banana dig

Yesterday I wrote about how I protect my cold-hardy banana (Musa basjoo). I mentioned that I wasn't yet prepared to dig up the big tropical banana clump yet.

With a low temperature of 23ºF (-5ºC) predicted for last night, it no longer mattered that I was ready -- it was time to dig!


This banana is in a large planter box which made it a little more difficult to dig, as I kept losing my balance and had to jump down.

I eventually got it out though, mainly by rocking the plant back and forth to loosen the roots.

I really should find a cheap bathroom scale and use it in the garden, because I often wonder how much the stuff I lug around weighs. I guess that this was 75 lbs (34 kg) but it could have been more -- maybe 100 lbs (45 kg).

I wrapped the rootball in plastic, mainly to help keep my garage clean.

Then I loaded it onto my dolly and hauled it up the hill into the garage. Easier said than done after a long day of moving heavy pots.

Speaking of pots...

My huge potted Ensete got moved into the garage too. That one is definitely going into the ground next year, as it's just too large for any pot now. The diameter of the "trunk" is almost 12" (30 cm), and it is heavy.

Lots of pots of smaller bananas too. Next year some of these plants will graduate to bigger pots and some will go into the ground.

I'll be digging up several hundred pounds of banana plants next year it seems. And to think that just a few years ago I didn't have a single banana plant, as I didn't like them.

It's funny how plant tastes change, isn't it?


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Gerhard Bock (Succulents and More)  – (November 24, 2012 at 11:53 AM)  

It sure is a look of work, but the upside is that 7 or 8 months out of the year you have the exotic look of bananas adding that something special to your garden.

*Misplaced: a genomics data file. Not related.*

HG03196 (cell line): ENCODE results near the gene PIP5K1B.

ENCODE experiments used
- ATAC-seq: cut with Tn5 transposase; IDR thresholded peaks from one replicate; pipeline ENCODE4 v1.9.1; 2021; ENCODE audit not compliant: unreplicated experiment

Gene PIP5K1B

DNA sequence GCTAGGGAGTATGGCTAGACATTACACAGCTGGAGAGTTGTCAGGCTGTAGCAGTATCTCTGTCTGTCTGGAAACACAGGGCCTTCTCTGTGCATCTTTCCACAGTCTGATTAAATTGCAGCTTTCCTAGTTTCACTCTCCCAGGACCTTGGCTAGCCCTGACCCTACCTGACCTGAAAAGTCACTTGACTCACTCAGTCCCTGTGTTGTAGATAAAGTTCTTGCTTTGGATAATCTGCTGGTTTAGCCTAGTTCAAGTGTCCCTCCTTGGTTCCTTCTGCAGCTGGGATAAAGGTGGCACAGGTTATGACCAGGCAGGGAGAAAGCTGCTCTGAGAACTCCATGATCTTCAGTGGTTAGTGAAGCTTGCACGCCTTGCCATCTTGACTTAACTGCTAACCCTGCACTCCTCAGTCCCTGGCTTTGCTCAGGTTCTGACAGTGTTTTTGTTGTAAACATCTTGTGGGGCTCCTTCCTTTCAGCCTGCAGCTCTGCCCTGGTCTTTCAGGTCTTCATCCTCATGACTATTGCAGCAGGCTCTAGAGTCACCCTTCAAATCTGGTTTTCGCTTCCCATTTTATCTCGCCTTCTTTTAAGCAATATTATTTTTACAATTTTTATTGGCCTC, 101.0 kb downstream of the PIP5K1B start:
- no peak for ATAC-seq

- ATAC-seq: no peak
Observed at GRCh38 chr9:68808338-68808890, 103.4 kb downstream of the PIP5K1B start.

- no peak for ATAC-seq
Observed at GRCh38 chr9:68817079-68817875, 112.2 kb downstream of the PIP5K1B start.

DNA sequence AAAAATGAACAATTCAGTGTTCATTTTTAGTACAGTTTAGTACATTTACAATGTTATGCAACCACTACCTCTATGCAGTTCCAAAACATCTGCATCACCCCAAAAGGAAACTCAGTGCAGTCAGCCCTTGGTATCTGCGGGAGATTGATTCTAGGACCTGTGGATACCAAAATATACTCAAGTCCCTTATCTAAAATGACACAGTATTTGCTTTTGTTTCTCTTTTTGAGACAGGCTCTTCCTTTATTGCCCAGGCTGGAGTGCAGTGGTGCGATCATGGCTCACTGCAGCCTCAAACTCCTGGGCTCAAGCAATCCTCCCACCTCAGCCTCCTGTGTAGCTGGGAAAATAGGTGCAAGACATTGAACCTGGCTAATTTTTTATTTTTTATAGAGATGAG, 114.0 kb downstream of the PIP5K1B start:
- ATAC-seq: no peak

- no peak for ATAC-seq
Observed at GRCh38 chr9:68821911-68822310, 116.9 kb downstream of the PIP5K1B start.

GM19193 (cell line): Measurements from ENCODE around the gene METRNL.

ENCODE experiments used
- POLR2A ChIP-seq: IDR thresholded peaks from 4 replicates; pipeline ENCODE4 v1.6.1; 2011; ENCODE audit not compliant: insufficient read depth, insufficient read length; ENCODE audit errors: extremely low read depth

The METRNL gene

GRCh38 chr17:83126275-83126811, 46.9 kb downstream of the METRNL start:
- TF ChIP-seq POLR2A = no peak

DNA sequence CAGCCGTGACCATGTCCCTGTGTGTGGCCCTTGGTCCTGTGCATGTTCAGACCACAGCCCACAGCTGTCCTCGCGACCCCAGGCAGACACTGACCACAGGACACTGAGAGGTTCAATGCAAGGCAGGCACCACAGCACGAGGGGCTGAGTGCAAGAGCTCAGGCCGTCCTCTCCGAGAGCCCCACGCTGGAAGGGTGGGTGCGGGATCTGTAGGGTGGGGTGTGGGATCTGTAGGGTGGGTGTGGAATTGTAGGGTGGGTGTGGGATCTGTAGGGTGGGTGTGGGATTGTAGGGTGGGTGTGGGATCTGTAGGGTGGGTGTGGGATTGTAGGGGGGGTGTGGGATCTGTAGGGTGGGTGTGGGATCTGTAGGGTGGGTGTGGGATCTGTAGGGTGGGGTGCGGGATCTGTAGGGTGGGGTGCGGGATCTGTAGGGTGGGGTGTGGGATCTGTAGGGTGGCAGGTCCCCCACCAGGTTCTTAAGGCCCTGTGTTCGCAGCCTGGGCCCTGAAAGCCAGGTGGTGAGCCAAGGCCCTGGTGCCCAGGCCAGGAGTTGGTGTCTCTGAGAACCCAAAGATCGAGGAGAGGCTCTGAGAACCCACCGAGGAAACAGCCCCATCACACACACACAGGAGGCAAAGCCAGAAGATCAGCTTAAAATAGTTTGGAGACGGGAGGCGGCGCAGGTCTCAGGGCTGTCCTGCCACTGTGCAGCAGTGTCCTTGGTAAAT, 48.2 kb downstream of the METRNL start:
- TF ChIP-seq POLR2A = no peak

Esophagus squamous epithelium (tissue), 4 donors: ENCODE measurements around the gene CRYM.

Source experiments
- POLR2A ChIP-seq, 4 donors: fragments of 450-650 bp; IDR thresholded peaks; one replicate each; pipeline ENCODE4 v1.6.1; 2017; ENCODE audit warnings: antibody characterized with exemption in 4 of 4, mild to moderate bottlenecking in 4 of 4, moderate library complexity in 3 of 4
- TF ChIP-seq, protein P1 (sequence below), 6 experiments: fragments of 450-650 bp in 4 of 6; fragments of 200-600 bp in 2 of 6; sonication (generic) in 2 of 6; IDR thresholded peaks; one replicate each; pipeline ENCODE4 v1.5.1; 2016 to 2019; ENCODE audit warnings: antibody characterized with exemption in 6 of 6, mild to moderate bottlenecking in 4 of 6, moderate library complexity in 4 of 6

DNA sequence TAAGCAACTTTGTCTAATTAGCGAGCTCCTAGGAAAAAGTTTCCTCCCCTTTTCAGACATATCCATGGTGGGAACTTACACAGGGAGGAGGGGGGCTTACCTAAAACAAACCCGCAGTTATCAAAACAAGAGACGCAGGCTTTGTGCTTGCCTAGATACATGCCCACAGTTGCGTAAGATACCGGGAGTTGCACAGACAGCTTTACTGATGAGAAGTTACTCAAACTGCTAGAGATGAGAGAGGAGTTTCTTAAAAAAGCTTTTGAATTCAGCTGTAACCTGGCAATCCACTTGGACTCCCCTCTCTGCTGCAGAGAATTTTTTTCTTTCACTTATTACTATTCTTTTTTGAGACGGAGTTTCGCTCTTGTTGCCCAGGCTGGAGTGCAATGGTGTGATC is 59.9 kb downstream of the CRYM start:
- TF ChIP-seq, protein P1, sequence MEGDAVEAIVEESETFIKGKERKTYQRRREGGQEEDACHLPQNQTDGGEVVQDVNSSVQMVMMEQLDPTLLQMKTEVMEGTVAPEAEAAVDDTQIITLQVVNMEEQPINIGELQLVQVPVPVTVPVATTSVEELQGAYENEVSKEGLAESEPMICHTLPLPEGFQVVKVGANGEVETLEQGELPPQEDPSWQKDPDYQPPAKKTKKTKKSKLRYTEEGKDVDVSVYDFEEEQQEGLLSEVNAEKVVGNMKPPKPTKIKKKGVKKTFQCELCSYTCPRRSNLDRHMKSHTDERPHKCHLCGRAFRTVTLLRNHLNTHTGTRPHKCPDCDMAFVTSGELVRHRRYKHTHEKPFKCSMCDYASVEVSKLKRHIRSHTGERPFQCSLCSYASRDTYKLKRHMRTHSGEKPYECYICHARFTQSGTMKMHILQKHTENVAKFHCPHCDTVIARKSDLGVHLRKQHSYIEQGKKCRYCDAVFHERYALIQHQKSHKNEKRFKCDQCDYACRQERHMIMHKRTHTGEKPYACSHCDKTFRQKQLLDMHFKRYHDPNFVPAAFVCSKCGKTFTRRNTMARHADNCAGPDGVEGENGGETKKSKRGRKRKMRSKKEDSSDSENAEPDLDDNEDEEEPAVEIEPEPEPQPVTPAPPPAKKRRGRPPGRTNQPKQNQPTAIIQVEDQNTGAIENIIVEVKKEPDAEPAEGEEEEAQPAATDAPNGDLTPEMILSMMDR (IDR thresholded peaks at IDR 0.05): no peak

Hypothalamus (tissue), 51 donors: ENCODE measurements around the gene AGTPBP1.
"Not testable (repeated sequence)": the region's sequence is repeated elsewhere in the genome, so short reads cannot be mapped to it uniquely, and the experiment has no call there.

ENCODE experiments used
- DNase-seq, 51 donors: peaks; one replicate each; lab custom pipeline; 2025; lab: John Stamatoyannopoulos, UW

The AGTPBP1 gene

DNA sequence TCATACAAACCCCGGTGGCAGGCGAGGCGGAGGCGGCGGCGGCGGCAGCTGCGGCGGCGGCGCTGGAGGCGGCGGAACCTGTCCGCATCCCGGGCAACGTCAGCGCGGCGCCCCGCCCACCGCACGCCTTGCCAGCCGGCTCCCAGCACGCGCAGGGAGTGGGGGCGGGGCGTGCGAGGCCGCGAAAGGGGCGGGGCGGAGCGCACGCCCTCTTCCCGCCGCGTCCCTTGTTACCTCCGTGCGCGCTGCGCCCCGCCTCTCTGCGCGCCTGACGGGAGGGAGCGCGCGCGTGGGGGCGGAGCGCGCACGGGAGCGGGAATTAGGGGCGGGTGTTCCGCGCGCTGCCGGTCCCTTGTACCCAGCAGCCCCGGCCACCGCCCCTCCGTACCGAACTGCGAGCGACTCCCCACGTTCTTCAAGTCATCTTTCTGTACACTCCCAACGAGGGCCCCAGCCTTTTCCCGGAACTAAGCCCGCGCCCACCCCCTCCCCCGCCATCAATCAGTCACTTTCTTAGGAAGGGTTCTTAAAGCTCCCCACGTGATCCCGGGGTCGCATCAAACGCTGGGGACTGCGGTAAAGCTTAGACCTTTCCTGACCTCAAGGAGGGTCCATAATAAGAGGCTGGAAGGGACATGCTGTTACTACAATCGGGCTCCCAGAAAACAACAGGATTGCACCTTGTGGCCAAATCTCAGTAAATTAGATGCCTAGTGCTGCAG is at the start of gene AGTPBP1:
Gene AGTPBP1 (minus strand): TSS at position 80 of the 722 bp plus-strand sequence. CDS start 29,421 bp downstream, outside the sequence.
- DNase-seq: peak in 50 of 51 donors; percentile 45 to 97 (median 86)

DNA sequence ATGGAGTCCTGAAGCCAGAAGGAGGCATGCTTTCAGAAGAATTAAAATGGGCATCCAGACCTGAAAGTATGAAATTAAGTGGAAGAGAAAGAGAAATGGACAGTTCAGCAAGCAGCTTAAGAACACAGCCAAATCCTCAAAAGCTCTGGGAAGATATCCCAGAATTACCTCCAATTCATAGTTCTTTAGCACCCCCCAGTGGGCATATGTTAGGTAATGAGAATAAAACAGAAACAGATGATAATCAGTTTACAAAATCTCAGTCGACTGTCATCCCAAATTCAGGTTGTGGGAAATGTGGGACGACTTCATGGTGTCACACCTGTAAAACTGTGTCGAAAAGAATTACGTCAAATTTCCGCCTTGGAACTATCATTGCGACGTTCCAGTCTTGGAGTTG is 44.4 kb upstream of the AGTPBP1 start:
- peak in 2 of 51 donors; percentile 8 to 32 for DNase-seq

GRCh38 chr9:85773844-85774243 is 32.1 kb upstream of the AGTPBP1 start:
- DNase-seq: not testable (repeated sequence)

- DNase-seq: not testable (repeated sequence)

I want to get an Ensete maurelii next year, knowing full well it has to come inside on the coldest nights.

scottweberpdx  – (November 24, 2012 at 4:23 PM)  

OMG, back hurts just reading this!

Christine @ The Gardening Blog  – (November 25, 2012 at 4:06 AM)  

I admire your dedication to your plants and garden. I know I could not do this every year!

Alan  – (November 25, 2012 at 7:32 AM)  

Gerhard: my Ensete can handle 27ºF, maybe even 25ºF. Not the leaves, just the "trunk" of course. Do you get colder than that?

jpal20002001  – (December 8, 2013 at 9:36 PM)  

Sweet.. I too will be starting this venture. I am totally excited and i cant wait for my first canna lily phasians.
I wintered my first plants... Elephant ear. I hope i didnt do anything wrong.
How fast will the tubers & bulbs reach their original size after replanting?

jpal20002001  – (December 8, 2013 at 9:37 PM)  

How long does it take for the bulbs or tubers to reach their original size after replanting?

Alan  – (December 9, 2013 at 7:50 AM)  

jpal: Elephant ear is pretty easy to overwinter -- I rarely lose a tuber regardless of what I do. Some smaller ones will rot, but mostly they're just fine.

The plants reach their original size almost as soon as they start growing -- that's the point of overwintering like this. :)

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